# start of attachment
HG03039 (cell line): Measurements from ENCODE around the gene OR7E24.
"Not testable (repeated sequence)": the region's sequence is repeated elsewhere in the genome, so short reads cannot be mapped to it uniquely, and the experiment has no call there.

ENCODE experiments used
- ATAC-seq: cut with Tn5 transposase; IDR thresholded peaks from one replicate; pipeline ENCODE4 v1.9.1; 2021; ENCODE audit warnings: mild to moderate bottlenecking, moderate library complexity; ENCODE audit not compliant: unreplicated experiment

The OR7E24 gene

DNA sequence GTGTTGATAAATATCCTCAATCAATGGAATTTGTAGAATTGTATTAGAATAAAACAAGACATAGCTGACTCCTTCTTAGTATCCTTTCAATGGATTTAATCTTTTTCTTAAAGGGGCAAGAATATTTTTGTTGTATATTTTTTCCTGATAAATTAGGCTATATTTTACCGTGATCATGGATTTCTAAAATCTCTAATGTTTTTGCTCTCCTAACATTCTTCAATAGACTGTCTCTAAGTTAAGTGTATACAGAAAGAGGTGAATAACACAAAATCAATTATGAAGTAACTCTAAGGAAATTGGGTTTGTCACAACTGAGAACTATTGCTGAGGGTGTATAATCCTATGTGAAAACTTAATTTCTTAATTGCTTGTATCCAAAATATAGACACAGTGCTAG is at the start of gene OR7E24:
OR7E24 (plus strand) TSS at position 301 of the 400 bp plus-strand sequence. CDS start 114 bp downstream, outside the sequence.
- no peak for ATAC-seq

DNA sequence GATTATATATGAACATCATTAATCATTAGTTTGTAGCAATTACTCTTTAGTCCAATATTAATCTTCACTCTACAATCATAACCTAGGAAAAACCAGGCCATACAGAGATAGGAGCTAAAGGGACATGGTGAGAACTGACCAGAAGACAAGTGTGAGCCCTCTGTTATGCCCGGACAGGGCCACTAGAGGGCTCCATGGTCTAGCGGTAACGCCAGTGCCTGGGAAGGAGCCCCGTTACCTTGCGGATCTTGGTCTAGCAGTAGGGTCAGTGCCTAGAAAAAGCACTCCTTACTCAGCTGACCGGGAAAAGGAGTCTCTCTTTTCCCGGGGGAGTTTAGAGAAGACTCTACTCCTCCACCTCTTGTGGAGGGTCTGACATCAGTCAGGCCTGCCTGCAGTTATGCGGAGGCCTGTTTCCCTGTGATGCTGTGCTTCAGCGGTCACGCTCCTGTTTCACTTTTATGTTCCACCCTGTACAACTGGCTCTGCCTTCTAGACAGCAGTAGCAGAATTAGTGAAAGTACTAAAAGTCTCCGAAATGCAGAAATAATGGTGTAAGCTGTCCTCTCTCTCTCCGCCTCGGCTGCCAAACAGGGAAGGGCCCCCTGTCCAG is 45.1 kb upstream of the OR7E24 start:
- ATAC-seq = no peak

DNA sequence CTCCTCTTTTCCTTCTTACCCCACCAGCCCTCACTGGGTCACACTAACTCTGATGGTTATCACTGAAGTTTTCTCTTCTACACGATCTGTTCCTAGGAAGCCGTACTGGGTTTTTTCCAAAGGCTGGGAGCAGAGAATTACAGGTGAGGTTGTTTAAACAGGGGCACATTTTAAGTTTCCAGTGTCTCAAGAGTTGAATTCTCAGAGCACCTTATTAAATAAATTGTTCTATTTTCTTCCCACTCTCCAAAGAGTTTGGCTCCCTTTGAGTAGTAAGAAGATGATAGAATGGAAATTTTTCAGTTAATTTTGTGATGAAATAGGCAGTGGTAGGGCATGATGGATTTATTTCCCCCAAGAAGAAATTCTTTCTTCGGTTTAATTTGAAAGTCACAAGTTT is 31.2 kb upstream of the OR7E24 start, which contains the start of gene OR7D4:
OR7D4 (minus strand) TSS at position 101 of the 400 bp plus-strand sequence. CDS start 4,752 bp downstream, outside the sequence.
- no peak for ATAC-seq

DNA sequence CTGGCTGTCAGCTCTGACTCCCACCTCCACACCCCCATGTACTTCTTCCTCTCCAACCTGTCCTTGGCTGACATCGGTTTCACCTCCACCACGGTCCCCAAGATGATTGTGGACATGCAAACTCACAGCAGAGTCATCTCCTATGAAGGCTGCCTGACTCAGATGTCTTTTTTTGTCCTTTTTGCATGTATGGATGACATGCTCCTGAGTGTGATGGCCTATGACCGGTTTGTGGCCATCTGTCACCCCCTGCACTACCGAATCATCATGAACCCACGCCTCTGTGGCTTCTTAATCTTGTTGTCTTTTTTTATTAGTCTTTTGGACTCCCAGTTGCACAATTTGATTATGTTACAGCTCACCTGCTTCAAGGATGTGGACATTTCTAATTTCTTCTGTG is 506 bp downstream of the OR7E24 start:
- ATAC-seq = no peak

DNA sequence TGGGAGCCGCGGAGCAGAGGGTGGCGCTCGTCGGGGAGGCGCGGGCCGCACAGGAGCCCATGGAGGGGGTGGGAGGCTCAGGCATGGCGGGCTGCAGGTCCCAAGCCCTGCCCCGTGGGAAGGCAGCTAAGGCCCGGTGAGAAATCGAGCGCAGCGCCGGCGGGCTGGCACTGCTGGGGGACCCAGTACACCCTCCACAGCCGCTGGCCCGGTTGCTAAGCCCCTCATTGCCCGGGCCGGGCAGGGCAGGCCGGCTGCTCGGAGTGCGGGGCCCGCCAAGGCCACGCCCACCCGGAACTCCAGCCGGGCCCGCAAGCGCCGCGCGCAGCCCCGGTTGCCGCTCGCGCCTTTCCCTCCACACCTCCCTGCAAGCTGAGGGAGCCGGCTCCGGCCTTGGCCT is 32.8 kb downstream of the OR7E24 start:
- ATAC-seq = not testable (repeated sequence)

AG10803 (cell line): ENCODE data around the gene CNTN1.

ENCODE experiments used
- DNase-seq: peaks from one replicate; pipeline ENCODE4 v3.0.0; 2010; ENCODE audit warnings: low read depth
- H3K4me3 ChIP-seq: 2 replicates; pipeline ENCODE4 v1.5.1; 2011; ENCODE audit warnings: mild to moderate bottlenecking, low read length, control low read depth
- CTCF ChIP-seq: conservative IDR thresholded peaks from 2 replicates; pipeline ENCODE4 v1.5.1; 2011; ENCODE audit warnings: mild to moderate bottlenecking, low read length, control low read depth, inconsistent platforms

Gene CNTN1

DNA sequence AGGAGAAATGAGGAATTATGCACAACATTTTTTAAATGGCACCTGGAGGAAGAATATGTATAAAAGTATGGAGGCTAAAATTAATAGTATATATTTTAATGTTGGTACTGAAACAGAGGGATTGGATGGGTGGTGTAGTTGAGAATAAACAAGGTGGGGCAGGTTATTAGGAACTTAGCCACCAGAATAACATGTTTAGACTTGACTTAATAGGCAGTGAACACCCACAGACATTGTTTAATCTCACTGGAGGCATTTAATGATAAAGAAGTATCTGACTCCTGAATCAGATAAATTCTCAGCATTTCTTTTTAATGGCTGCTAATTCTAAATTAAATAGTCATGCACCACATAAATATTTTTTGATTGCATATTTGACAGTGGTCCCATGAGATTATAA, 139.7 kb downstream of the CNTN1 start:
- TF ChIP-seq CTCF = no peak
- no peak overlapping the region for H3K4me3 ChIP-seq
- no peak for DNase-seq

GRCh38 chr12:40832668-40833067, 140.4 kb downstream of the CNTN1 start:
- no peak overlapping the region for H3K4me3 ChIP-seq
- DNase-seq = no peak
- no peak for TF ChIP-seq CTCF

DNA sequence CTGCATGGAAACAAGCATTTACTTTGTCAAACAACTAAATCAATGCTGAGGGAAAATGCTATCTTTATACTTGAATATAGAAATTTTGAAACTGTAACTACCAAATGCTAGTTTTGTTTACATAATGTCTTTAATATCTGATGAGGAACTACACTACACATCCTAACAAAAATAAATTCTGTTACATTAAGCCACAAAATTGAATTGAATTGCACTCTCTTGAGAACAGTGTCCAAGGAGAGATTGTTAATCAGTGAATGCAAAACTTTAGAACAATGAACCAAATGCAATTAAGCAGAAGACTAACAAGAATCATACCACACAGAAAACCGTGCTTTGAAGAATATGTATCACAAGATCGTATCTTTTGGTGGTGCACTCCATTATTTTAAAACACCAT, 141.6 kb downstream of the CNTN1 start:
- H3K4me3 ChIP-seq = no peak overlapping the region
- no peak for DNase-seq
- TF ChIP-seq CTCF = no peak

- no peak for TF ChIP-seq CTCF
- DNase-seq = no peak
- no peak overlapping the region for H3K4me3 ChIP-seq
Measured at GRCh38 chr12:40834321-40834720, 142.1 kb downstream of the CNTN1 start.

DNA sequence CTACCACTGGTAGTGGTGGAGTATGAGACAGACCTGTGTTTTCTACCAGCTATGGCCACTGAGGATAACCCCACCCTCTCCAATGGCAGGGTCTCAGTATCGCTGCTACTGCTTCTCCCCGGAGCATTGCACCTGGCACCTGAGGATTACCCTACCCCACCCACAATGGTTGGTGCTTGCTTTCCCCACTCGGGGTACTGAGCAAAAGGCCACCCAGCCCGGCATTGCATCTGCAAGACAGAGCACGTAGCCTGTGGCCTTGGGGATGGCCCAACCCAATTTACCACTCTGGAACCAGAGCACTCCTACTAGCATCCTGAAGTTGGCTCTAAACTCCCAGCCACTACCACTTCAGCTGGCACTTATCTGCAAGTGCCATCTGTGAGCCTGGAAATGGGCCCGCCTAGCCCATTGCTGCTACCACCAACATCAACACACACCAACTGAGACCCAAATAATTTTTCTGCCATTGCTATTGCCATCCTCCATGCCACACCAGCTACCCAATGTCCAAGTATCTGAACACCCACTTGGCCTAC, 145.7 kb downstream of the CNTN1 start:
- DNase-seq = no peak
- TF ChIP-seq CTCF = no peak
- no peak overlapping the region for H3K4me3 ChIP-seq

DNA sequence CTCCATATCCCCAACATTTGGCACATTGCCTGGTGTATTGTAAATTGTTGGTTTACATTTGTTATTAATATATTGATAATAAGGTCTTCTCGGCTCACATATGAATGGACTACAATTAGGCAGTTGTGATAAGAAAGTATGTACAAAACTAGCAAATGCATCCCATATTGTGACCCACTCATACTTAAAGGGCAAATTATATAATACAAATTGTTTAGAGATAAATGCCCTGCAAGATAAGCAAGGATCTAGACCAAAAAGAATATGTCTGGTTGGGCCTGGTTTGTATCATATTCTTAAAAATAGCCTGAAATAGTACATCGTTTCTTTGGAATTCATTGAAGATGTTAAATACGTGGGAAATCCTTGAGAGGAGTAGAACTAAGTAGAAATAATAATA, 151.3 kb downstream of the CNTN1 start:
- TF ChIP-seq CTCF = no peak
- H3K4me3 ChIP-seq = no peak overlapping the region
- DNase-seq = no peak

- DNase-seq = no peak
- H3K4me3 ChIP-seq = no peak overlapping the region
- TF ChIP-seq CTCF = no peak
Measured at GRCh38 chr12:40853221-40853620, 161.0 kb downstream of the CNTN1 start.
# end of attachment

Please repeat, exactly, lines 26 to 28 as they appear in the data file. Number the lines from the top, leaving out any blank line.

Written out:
- no peak overlapping the region for H3K4me3 ChIP-seq
- no peak for DNase-seq

GRCh38 chr12:40832668-40833067, 140.4 kb downstream of the CNTN1 start: